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Melissa Lucashenko
Melissa Lucashenko

WINNER: In 2014 Melissa’s latest novel Mullumbimby was awarded the $20 000 Victorian Premier’s Prize for Indigenous Writing. This national prize recognises excellence in Aboriginal and Torres Strait Islander writing across fiction, non-fiction, and poetry.

Mullumbimby was also the winner of the prestigious 2013 Deloitte Qld Literary Award for Fiction in a strong national field, and was long-listed for the 2014 Miles Franklin and Stella Awards.

In November 2013 Melissa’s essay “Sinking Below Sight: Down and Out in Brisbane and Logan” published by Griffith Review was awarded an Australian Walkley Award for Outstanding Achievement in Journalism (Long Form). This was the inaugural Long Form Walkley award and was one of two Walkleys won by Griffith Review in 2013.

Australian Literature

Aboriginal Culture

Please contact Melissa
via the University of Queensland Press,

Melissa Lucashenko, Sydney Pen



Melissa Lucashenko is an acclaimed Australian writer of Goorie (Aboriginal) and European heritage.  She was born in Brisbane in 1967. After working as a barmaid, delivery driver and karate instructor, Melissa received an honours degree in public policy from Griffith University.


Since 1997, she has been widely published as a novelist, essayist and short story writer, with occasional forays into the world of criminalised women through the ground-breaking organisation she helped establish in Brisbane, Sisters Inside. Her books have won or been shortlisted for many major awards.

Melissa multi-award winning novel, Mullumbimby, a story of romantic love and cultural warfare, was released to ecstatic reviews in 2013. Click here to read more on Mullumbimby.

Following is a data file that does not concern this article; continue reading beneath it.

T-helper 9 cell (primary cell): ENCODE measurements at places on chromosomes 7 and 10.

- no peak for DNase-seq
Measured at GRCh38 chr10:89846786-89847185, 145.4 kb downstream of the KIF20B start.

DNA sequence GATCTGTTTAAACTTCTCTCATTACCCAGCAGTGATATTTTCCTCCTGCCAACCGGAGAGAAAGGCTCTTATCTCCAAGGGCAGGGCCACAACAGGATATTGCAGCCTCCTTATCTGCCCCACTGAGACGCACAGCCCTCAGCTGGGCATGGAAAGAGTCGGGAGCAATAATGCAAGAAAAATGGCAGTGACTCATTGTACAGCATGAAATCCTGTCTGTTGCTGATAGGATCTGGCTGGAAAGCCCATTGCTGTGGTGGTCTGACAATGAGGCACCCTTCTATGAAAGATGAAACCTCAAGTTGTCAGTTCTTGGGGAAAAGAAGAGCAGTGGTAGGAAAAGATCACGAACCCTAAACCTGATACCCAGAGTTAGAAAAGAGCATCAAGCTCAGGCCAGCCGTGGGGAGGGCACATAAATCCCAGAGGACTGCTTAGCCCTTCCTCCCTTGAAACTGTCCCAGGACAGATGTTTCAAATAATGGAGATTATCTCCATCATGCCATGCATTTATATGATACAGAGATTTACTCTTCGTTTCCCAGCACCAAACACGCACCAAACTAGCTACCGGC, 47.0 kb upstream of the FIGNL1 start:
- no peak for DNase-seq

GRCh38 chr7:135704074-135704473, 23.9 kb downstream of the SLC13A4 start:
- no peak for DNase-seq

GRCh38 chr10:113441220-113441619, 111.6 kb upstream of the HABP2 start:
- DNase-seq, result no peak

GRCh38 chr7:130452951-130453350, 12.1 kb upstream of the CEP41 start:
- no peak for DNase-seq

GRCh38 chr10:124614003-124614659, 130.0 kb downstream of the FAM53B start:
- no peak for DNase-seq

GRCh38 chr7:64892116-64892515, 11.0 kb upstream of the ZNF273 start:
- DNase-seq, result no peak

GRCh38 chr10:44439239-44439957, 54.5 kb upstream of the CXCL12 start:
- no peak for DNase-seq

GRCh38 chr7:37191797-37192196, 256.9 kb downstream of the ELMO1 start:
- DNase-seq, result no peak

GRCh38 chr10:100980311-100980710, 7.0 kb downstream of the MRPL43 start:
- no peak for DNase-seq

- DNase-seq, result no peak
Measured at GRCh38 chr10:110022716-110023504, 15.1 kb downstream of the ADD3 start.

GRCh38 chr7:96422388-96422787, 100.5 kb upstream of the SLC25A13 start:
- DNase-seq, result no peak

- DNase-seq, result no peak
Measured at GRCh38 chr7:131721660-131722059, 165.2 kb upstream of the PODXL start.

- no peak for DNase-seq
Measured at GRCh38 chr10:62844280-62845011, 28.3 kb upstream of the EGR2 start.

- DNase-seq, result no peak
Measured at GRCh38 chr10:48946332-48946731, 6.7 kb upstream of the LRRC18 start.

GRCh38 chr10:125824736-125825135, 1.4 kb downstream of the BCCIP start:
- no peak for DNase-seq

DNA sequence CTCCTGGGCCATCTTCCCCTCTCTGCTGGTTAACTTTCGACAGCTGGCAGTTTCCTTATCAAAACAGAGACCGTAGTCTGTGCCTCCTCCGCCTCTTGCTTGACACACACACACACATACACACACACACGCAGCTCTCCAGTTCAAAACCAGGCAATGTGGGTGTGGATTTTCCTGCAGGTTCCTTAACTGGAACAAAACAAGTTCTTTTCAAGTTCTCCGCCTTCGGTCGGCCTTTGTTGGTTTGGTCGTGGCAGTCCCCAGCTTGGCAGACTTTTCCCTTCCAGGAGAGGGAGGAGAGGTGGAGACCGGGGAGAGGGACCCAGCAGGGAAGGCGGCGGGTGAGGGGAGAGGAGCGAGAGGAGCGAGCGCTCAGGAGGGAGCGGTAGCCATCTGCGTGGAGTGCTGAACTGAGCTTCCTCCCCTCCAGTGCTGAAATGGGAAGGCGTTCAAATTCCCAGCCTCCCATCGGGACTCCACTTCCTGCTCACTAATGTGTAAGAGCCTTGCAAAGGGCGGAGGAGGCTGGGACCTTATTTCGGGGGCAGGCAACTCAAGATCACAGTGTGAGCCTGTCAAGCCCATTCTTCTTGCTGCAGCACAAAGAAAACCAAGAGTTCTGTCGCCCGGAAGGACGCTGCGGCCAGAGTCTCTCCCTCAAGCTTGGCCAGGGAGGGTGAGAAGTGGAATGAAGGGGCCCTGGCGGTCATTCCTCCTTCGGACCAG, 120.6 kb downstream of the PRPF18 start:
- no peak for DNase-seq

Melissa's first novel of urban Aboriginal Australia, Steam Pigs, was published by the University of Queensland Press in 1997 to critical acclaim. A story of racial identity and working class life, Steam Pigs won the Dobbie Prize for Australian women's fiction, was shortlisted in the NSW Premier's Awards, and was shortlisted for the regional Commonwealth Writer's Prize.


Melissa's second novel, Killing Darcy, was written for teenagers, and won the Aurora Prize of the Royal Blind Society. Her third novel, Hard Yards(UQP) concerns the aftermath of a death in custody. It was shortlisted for the Courier-Mail Book of the Year in 2001, as well as the NSW Premier's Award. Too Flash, a teenage novel about class and friendship, was released by IAD Press, Alice Springs, in late 2002.


"We live in a period in which the conservation of anything is disparaged..the conservation of books, the conservation of darkness, the conservation of ideas...it all gets very short shrift in contemporary society..."

Barry Lopez, US writer

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